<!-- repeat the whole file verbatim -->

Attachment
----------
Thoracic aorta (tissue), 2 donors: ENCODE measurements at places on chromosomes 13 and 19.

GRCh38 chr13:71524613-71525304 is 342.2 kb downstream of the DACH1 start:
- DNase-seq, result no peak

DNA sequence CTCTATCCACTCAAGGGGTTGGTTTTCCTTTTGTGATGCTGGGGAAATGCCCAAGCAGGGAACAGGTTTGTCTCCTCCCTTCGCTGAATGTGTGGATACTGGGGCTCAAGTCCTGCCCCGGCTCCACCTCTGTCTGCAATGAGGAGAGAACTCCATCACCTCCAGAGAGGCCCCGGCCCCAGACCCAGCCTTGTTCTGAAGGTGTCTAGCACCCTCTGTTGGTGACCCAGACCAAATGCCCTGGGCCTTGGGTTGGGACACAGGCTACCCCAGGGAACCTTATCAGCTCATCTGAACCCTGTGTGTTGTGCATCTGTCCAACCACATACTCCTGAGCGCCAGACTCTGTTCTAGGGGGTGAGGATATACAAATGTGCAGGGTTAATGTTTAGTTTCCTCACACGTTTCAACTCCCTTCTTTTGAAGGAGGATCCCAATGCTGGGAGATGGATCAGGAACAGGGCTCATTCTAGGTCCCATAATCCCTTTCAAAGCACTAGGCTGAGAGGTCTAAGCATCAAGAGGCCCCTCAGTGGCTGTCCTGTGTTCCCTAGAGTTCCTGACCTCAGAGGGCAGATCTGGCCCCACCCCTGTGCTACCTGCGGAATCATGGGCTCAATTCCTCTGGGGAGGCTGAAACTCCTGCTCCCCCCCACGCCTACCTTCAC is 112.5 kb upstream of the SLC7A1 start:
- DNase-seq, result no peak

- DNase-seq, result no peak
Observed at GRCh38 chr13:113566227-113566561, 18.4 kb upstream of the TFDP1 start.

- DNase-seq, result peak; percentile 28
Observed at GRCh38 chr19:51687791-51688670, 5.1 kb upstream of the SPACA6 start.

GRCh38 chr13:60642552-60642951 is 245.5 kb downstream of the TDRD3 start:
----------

Thoracic aorta (tissue), 2 donors: ENCODE measurements at places on chromosomes 13 and 19.

GRCh38 chr13:71524613-71525304 is 342.2 kb downstream of the DACH1 start:
- DNase-seq, result no peak

DNA sequence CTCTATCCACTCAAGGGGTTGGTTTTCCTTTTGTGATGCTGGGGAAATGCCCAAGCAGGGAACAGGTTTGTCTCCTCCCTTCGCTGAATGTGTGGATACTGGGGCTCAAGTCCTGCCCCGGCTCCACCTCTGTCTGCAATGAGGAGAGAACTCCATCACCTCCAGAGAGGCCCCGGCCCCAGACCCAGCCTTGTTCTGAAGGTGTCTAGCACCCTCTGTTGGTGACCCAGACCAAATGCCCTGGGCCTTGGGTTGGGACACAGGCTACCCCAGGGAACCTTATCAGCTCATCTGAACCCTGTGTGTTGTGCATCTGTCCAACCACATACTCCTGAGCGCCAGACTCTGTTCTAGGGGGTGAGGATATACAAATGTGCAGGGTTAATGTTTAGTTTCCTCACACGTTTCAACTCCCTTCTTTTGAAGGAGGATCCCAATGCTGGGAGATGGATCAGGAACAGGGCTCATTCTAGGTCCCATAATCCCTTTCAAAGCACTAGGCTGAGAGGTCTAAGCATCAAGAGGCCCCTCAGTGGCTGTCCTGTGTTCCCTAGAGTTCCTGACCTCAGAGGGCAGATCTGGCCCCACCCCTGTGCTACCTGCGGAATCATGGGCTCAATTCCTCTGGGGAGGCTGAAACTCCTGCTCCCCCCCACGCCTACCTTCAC is 112.5 kb upstream of the SLC7A1 start:
- DNase-seq, result no peak

- DNase-seq, result no peak
Observed at GRCh38 chr13:113566227-113566561, 18.4 kb upstream of the TFDP1 start.

- DNase-seq, result peak; percentile 28
Observed at GRCh38 chr19:51687791-51688670, 5.1 kb upstream of the SPACA6 start.

GRCh38 chr13:60642552-60642951 is 245.5 kb downstream of the TDRD3 start: